Northern Ireland

Fianna Fail accuses Irish government of neglecting Northern Ireland

Micheal Martin
Image caption Micheal Martin accused the Irish government of complacency

The Irish government has been accused of neglect and complacency over the Northern Ireland peace process.

The comments were made by Micheal Martin, who leads the Irish Republic's main opposition party, Fianna Fail.

Mr Martin warned taking past political achievements for granted "could be a mistake of historic proportions".

He accused the government of backing away from cross border institutions and holding the "bare minimum of meetings" on issues concerning Northern Ireland.

The Fianna Fail leader made the remarks on Sunday at an annual event to commemorate the Irish revolutionary leader, Wolfe Tone.


In his speech at Bodenstown Cemetery in County Kildare, Mr Martin said the Irish government had "dramatically reduced its level of engagement with Northern affairs".

"Given the effort that went into this process over a very long time by very many people, this sort of disengagement and complacency by our own government is unacceptable."

Fianna Fail was in power in the Republic continuously from 1997 to 2011, and was heavily involved in the Good Friday Agreement negotiations which helped to set up Northern Ireland's devolved administration at Stormont.

Mr Martin told supporters at the cemetery: "Unfortunately too many people today think that the work is over - that we can take for granted what has been achieved. This could be a mistake of historic proportions."

After a poor performance in the Irish General Election last February, the party was replaced by the current coalition government of Fine Gael and Labour.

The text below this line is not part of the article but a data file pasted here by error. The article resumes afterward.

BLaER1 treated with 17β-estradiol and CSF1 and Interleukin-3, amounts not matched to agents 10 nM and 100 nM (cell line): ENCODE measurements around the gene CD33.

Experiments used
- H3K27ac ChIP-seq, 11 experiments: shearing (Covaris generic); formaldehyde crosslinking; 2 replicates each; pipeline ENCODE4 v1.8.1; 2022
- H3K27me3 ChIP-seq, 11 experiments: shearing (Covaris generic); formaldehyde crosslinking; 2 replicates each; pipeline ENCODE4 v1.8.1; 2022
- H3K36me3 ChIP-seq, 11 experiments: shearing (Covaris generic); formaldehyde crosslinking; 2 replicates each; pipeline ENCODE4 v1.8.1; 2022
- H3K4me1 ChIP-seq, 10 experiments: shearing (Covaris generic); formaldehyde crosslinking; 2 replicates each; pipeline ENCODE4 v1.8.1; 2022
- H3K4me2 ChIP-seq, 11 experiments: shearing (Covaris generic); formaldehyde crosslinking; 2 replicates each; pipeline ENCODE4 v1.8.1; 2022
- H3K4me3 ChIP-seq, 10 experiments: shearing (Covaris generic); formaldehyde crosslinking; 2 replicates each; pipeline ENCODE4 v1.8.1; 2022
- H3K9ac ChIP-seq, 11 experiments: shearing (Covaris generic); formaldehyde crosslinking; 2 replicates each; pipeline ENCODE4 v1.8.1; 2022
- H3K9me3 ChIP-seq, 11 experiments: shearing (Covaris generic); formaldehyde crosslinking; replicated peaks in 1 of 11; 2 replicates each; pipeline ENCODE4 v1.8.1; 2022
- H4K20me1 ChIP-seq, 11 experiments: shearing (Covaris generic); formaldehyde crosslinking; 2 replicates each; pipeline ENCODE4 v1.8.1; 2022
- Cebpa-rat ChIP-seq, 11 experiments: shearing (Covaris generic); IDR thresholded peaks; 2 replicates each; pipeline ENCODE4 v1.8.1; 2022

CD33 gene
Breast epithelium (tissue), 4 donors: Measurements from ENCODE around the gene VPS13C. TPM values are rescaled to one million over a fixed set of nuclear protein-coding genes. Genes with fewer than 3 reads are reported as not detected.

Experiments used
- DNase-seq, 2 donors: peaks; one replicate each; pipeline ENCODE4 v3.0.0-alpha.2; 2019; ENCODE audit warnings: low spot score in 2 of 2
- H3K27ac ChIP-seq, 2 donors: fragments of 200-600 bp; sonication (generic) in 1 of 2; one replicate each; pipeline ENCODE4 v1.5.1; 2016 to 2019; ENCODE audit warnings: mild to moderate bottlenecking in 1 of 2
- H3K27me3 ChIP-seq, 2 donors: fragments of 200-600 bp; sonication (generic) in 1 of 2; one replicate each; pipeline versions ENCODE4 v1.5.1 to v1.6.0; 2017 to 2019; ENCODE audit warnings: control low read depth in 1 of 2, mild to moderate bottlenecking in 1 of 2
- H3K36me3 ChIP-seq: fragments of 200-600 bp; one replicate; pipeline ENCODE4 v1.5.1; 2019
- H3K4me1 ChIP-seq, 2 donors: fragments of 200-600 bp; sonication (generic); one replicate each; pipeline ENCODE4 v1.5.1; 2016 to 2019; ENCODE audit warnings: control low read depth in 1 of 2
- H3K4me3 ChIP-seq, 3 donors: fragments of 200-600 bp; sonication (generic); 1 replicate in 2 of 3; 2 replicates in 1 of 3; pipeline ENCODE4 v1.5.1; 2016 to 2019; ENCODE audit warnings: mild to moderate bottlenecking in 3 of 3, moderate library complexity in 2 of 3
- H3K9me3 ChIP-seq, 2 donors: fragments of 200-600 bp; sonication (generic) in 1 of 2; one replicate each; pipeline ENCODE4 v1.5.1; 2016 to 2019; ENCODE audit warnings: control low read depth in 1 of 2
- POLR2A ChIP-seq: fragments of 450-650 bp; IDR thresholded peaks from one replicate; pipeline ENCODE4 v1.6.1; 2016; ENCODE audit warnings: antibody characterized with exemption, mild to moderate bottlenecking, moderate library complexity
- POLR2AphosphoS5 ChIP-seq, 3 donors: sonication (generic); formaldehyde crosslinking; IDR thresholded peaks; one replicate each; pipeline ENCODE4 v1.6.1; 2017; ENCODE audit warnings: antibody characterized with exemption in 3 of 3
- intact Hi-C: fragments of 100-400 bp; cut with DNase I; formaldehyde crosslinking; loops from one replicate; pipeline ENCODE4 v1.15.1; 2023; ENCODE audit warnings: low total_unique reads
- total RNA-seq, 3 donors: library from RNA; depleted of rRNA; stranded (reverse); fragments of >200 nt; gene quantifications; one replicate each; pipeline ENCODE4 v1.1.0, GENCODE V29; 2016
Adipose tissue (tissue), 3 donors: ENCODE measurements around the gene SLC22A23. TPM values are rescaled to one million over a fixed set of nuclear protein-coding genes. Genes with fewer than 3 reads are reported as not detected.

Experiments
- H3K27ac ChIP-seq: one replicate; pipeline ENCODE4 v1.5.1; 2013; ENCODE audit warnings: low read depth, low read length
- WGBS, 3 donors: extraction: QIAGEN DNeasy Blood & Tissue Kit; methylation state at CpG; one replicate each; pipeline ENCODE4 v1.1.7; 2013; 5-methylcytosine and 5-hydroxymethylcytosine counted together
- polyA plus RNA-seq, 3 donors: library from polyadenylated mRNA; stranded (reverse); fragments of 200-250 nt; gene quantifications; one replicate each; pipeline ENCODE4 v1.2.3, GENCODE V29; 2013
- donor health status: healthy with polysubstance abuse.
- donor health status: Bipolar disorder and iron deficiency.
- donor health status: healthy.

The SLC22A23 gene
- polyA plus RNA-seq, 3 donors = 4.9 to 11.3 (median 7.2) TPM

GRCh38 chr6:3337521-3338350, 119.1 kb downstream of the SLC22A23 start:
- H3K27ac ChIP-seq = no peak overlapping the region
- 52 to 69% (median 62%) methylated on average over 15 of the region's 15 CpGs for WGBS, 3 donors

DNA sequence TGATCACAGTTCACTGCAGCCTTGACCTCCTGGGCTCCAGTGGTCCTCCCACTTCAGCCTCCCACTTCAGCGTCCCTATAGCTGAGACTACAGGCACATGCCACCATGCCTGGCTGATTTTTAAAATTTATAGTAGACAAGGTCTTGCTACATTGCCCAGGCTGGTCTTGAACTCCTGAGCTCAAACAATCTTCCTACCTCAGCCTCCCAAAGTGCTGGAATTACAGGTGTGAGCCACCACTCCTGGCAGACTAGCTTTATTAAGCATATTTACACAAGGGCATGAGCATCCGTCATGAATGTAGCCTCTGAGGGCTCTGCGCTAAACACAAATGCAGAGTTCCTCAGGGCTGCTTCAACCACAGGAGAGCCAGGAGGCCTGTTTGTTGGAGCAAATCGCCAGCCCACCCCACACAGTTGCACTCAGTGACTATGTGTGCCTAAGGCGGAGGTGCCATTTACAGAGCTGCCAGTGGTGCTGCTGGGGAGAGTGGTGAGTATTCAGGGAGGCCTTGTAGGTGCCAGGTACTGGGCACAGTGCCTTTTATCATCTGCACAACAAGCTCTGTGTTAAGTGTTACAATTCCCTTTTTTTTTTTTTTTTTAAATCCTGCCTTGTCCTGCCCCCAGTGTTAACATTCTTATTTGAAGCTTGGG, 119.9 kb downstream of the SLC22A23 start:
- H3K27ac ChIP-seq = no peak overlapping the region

Mr Martin said that the Republic's new Prime Minister, Enda Kenny, had made "no attempt" to move the Northern Ireland peace process on to the next stage.


Comparing the coalition's performance to Fianna Fail's time in power, he said: "We knew that you couldn't just let the protagonists get on with it, the Irish government had a duty to lead".

Mr Martin also questioned whether the Good Friday Agreement was delivering in real terms for people living in Northern Ireland and highlighted the issue of child poverty as an area where things were getting worse instead of better.

He singled out the two biggest parties in the Stormont Executive for criticism.

"It is as best foolish and at worst reckless to step back and believe that the DUP and Sinn Fein are capable of working in the interests of all groups.

"They have constantly shown an interest in putting party interests ahead of broader interests," he said.

He accused Sinn Fein of "playing politics" with the UK Welfare Reform Bill, which came before the Stomont Assembly 11 days ago.


He claimed they had "pretended to campaign against it and voted against it when it was clear that an Assembly majority was going to push it through in any case".

He told supporters that only five pieces of legislation had passed through the Assembly over the past year, at a time when the news in Northern Ireland had been "dominated by old parades politics".

However, Sinn Fein President Gerry Adams said Mr Martin's criticism of the Fine Gael/Labour government rings hollow.

He said the current government in the Republic of Ireland was simply implementing the policies of the last Fianna Fail government.

"His attack on Sinn Fein is equally bogus," he said.

"The end of conflict, the peace process and the power sharing institutions are among the greatest achievements of modern years.

"Sinn Fein on the Executive is attempting, in the absence of fiscal powers, to manage a serious economic crisis and is succeeding much more effectively than Fianna Fail in government or in opposition has.

"Micheal Martin's comments have more to do with his fear of Sinn Fein in the south than a concern about the north."

Mr Martin was elected leader of Fianna Fail in January 2011.

During the party's time in power, he served as minister in several government departments including foreign affairs, health, enterprise and education.

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